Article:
You read about it. You hear about it. But the moment of realization occurs when you see it. One such moment came to me last weekend when Maitreyee, Sohini and I went to volunteer a few hours at Unicef. The fact that we did so was an event in itself, because it made us so happy to give a little time, a little of our energy and a lot of our love for people we don’t know. What was even more noteworthy is that more than 500 people – far beyond what Unicef expected – responded to the request to help pack 10,600 health worker kits that had to be urgently shipped to Pakistan for the victims of the recent floods. In fact, a colleague from Unicef said many of them had to be turned away because there was not enough space in the assembly lines to accommodate them. Next time, they would split the task into two days, he said.
All these volunteers, many of them school children, were of different nationalities. From the 8 or 9-year-olds to experienced workers, they came together and after brief instructions worked so efficiently without any fuss that it seemed that they have been a team for years. There were several small teams of volunteers at various parts of the warehouse and their members seemed to have carved out suitable roles for themselves without any need for leader, hierarchy, command line or job description.
In two different teams that I worked, everyone seemed to know who is doing what in the assembly line sequence. If I was getting slow in preparing the small boxes for medicines, then someone in the team was silently stepping in to give a hand so that other volunteers don’t have to wait. And when the empty boxes piled up, some young volunteer or the other quietly put them away at the right place. Everyone worked with assembly-line efficiency, although most of them I doubt ever have done a similar task. In fact, they were so efficient that the job was finished earlier than expected.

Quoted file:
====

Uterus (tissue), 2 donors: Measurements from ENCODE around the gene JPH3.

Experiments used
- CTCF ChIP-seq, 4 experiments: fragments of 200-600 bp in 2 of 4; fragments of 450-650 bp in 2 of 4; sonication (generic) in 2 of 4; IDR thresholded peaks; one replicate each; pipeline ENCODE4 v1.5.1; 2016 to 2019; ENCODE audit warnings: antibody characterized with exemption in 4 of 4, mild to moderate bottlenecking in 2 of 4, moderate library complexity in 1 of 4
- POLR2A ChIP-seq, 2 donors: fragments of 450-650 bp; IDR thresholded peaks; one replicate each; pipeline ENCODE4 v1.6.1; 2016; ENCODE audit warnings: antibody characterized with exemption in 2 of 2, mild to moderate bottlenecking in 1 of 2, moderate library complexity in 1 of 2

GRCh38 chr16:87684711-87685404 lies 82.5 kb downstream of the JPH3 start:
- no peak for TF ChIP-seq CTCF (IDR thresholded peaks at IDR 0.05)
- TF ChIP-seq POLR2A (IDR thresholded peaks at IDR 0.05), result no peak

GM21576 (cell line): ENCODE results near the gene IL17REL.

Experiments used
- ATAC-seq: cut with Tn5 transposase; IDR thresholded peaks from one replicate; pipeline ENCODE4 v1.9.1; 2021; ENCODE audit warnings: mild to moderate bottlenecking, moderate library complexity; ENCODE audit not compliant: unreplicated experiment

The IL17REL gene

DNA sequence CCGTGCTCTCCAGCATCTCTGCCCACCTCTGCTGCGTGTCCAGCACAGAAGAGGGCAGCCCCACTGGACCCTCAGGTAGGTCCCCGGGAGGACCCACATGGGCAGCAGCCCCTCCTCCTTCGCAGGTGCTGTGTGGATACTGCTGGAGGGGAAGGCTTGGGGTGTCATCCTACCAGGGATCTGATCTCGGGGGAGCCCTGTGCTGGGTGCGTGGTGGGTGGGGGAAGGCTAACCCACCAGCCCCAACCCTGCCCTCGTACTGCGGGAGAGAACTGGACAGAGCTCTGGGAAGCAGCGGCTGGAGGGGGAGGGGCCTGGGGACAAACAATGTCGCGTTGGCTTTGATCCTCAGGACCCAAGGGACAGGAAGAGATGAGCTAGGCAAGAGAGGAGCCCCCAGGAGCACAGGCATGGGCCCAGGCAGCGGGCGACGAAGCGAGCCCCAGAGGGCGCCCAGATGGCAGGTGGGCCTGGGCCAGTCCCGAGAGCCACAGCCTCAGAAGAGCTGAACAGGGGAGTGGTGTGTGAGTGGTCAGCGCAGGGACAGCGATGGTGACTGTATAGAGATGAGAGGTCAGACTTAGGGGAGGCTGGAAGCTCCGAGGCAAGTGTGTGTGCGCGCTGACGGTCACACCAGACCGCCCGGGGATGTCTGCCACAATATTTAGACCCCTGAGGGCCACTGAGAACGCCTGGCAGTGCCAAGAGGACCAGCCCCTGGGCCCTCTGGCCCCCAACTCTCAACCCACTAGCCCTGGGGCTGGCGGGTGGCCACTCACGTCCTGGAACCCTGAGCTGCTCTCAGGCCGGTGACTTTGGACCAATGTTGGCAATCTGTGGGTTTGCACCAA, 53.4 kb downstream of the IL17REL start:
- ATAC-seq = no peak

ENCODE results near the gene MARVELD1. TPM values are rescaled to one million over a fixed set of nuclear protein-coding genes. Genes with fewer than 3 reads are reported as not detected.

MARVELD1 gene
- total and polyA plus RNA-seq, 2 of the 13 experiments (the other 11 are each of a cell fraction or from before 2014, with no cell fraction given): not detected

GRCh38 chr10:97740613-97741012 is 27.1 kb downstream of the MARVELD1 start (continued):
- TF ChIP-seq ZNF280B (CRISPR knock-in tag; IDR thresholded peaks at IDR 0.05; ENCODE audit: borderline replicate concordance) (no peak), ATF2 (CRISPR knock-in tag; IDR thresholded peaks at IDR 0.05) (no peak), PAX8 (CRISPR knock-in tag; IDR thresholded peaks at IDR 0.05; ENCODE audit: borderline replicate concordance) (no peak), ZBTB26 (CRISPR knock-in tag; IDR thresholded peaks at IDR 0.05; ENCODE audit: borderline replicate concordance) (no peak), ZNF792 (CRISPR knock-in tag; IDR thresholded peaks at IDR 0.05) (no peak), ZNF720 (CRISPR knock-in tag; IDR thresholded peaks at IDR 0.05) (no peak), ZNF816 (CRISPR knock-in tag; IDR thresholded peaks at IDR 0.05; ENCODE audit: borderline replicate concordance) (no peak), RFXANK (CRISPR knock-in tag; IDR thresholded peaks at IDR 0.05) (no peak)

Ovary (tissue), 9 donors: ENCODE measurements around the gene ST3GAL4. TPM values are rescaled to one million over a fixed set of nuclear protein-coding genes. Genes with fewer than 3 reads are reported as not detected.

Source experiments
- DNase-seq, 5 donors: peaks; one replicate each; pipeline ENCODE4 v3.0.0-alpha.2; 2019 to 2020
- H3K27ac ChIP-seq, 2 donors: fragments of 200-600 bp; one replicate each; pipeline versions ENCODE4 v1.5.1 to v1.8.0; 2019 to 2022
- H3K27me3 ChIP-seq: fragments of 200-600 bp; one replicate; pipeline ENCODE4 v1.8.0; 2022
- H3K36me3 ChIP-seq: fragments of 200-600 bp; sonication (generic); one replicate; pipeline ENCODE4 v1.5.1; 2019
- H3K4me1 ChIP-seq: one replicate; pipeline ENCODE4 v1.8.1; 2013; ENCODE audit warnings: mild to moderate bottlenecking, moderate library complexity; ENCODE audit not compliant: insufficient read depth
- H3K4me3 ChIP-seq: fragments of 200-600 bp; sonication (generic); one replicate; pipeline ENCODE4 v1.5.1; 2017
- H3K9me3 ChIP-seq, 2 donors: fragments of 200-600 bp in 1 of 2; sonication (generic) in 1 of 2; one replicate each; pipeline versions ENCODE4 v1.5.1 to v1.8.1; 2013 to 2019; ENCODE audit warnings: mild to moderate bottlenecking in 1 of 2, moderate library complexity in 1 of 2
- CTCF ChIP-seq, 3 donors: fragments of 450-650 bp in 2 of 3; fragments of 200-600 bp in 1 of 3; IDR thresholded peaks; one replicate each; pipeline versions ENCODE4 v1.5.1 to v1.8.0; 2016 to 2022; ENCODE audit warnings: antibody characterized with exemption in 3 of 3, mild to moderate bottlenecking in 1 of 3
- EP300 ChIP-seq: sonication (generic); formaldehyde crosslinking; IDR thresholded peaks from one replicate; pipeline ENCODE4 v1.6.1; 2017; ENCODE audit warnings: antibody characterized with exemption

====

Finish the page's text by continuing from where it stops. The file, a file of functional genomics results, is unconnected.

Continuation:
This efficiency proves only one thing: when we do something with passion it automatically pulls out the best in us. When we enjoy doing a task, when we take pride in it and when we do it out of love, it doesn’t matter whether we are the lowest-ranking worker or the head of the organization. And, the result is not dependent on any command line or hierarchy. Of course, structures and decision-making lines have their values in organizations and are essential in certain situations, but efficiency and results do not have to depend on them.
It was really amazing and uplifting to see the enthusiasm of all these people – especially the small children – who selflessly and zealously helped each other to help people in far away Pakistan. What added to my amazement was the fact that the medicines we were packing for our brothers and sisters in Pakistan came from India. The paradox of the situation did not escape us because we are used to hear of the war and retribution between India and Pakistan: of course all that is due to political games that have serious implications for citizens’ lives on both sides of the border. But here was an instance when help was coming to Pakistan from different parts of the world, including India, extended by hands of different nationalities, colours and faith.
Of course, what the 20 million people affected in Pakistan floods need is much more than what a few hundred volunteers can offer or the money and material that has been collected so far: much more money, political will and voluntary spirit is needed to help them return to a normal life. But the spirit of solidarity and altruism that I witnessed this weekend strengthens my belief that if each one of us does her best to help those suffering from poverty, diseases and disasters, then we can leave this world a better place.
Here is how you can help the people affected in Pakistan floods:
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